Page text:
Vur and Tafel stood next to each other as they stood on top of Grimmy’s head. Lillian, Paul, and Michelle were hanging in the air, held by one of the black dragon’s claws. Lindyss flew in front of Grimmy, a pair of translucent batwings sprouting from her back. Grimmy hovered in the air above the Leonis territory. Soldiers were rushing out of a castle towards the farmlands surrounding it. A sea of flames blazed in the western most tip of the farms, heading east towards the castle.
Lillian’s eyes glowed with a white light as she scanned the land beneath her. “I see Grandpa!” she shouted and pointed towards the wave of soldiers rushing towards the fire. Her eyes narrowed. “He’s fighting against a group of fairies. I have to help him!” Lillian scrambled up Grimmy’s claw and steadied herself as she conjured a white bow and nocked an arrow made of light.
Paul squinted and shielded his eyes from the sun with his right hand. “Can you really hit them from here?” he asked. “Grandpa barely looks bigger than an ant.”
Lillian released her arrow in response. It screeched as it ripped apart the air in front of it, homing in on the dust-sized fairy below. It left behind a trail of light in the air like a shooting star across the night sky.
Lindyss raised an eyebrow as the arrow struck its target. “Not bad,” she said as the arrow smashed against the fairy’s body, knocking it into the ground. The soldiers in front of the fairy froze before looking up into the sky, following the trail of light. “It’s a shame they’re resistant to magic.” Lindyss shook her head and the fairy started to crawl out of the hole in the ground that its body had created.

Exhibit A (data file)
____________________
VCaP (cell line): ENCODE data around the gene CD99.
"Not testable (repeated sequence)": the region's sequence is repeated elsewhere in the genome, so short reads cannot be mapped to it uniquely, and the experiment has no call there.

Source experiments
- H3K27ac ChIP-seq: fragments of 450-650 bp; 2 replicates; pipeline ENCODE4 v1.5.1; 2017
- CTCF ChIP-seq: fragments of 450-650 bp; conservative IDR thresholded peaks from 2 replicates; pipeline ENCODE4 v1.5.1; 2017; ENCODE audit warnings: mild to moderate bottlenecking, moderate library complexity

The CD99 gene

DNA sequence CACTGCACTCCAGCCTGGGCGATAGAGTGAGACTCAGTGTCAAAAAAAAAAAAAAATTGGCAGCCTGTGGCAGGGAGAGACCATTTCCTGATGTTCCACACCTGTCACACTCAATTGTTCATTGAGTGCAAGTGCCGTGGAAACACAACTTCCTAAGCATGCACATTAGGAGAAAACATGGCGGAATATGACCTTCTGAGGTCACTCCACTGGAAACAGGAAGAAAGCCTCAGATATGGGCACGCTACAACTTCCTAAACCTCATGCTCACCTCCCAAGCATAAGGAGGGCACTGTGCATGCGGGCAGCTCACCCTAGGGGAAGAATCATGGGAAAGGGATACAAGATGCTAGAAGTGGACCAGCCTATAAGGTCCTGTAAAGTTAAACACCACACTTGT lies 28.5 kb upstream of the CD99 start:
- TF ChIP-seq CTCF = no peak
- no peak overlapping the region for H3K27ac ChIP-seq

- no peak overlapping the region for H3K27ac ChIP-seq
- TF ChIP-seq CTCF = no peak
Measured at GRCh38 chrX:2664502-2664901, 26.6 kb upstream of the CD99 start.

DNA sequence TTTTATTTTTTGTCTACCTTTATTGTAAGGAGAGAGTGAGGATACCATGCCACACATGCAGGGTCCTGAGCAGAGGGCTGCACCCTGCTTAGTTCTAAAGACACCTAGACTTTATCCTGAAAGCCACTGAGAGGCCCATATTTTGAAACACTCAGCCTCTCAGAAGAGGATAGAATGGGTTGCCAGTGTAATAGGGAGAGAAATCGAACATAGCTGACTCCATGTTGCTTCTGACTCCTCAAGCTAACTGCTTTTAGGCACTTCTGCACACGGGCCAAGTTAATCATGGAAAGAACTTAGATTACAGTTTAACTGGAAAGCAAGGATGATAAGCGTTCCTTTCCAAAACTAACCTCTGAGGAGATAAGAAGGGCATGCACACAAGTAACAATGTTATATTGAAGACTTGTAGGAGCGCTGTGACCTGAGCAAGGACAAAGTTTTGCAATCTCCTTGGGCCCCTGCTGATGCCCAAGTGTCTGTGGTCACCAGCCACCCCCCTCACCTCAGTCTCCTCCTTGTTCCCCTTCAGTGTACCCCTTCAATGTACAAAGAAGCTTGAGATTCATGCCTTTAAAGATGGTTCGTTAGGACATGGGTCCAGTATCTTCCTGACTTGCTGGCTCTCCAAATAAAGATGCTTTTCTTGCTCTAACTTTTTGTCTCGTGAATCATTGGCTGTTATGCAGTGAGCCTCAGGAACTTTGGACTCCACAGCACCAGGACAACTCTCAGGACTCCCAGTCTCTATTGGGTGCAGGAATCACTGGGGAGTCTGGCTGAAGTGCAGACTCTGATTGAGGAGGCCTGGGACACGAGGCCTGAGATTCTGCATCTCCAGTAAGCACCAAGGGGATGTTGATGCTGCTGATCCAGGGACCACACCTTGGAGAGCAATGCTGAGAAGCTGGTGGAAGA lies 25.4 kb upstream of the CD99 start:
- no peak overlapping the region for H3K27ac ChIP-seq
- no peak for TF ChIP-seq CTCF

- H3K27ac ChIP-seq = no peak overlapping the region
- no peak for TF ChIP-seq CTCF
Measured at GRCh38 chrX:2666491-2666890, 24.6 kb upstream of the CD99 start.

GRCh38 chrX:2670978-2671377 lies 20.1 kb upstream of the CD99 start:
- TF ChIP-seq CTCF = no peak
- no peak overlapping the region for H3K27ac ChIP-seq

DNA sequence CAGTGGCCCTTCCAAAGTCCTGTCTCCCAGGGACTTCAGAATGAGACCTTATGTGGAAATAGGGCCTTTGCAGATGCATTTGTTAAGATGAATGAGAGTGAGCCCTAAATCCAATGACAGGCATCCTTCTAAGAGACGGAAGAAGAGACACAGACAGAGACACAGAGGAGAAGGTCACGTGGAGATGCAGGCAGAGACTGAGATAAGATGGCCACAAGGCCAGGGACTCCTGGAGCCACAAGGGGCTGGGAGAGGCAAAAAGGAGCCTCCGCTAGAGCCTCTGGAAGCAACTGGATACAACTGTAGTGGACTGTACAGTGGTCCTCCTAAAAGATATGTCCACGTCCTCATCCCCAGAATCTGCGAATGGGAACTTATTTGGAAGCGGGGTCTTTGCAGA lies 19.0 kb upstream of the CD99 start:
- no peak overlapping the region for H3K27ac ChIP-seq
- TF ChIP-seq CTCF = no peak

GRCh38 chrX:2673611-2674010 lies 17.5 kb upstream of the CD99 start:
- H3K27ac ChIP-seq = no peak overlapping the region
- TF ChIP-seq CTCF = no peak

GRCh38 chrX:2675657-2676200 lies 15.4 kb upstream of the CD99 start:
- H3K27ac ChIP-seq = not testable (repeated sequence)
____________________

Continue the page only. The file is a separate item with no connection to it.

Lillian’s grandpa stepped forward and beheaded the fairy before its body could climb all the way out. A worm lunged out of the fairy’s carcass towards the man, but he punted it away with his shield. Another arrow of light flew through the air and struck the worm’s body, disintegrating it with a white flame.
“It seems like the humans can take care of themselves,” Grimmy said as he flew closer to the combat area. A few of the humans were casting water spells to douse the burning farms while the armored men fended off the fairies. Arrows of light knocked the fairies in the air to the ground, preventing them from escaping the swords’ range. A rune formed on Michelle’s forehead as she chanted a spell. A few moments later, pillars of white light rained down on the battlefield, healing the humans and blinding the fairies.
“The infected ones haven’t started using magic yet,” Lindyss said as she flew alongside Grimmy. She rubbed her chin with her hand. “I wonder why. Maybe this is a weaker breed of worms? If that’s the case, you can leave the three humans here while we head to the underground tunnel system.”
Grimmy nodded. “You hear that, kiddies?” he asked the three humans standing on his claw. “I’m going to drop you now.” The trio screamed as the foundation they were standing on vanished, causing them to plummet towards the ground. Lindyss conjured a cushion of air beneath them, stopping their descent inches away from the ground.
“We’re going to find Stella?” Vur asked. His hands closed and tightened into fists.
Lindyss nodded. “Ideally, she’d be unprepared because she’s currently possessing someone,” she said as she flew towards the west. Her eyes narrowed. “I’m not letting her get away this time.”
Vur frowned. “Is she really a bad person?” he asked. He looked down at the lightning elemental hanging on the end of his necklace. “When I helped free her, she gave me Sparky as a present. And she seemed to really care about Rella, Bella, and…” Vur paused and furrowed his brow.